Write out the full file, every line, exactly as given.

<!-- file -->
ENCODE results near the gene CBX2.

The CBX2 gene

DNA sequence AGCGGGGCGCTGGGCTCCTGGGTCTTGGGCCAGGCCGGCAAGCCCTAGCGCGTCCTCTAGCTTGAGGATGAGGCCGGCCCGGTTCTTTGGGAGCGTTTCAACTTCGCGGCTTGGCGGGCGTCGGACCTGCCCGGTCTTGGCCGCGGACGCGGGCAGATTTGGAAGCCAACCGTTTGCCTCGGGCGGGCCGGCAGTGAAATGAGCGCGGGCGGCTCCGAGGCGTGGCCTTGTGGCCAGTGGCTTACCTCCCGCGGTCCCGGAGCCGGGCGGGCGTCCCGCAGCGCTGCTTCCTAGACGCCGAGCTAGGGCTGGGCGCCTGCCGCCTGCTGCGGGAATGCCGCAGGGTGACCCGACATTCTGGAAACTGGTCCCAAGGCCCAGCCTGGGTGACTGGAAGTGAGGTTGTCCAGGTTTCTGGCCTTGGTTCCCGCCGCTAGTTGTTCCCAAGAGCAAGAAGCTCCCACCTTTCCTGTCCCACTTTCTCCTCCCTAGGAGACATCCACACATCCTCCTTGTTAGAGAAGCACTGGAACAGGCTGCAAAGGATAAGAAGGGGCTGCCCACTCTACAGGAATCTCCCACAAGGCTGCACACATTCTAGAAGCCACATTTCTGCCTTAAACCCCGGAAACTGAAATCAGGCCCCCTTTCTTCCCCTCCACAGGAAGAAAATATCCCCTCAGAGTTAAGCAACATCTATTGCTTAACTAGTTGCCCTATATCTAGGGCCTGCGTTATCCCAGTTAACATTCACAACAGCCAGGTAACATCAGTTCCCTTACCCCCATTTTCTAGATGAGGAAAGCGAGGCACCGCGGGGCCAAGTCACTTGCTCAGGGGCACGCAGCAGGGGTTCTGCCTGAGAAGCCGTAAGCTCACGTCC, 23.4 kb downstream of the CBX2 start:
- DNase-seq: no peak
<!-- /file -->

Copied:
ENCODE results near the gene CBX2.

The CBX2 gene

DNA sequence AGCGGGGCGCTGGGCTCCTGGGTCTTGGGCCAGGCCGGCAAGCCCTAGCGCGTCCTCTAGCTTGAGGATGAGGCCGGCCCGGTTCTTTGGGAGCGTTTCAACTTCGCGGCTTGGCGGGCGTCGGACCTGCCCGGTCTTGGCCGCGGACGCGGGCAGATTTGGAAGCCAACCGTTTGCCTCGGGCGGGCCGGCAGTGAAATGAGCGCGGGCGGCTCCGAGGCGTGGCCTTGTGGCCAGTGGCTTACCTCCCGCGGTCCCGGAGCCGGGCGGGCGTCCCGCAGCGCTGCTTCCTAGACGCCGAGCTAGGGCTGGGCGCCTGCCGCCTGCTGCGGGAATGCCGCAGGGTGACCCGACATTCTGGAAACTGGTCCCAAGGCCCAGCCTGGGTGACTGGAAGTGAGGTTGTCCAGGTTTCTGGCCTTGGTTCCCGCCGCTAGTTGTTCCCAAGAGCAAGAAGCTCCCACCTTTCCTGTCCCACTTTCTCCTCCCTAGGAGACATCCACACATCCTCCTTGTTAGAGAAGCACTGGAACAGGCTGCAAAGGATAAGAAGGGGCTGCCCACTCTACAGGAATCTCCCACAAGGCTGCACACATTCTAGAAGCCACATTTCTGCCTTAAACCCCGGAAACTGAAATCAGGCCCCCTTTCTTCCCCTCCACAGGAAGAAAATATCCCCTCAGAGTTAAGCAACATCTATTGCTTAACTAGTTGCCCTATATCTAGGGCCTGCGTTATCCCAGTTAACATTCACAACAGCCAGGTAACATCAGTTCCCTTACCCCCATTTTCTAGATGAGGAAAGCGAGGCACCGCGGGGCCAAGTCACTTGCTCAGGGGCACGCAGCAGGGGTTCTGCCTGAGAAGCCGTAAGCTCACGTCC, 23.4 kb downstream of the CBX2 start:
- DNase-seq: no peak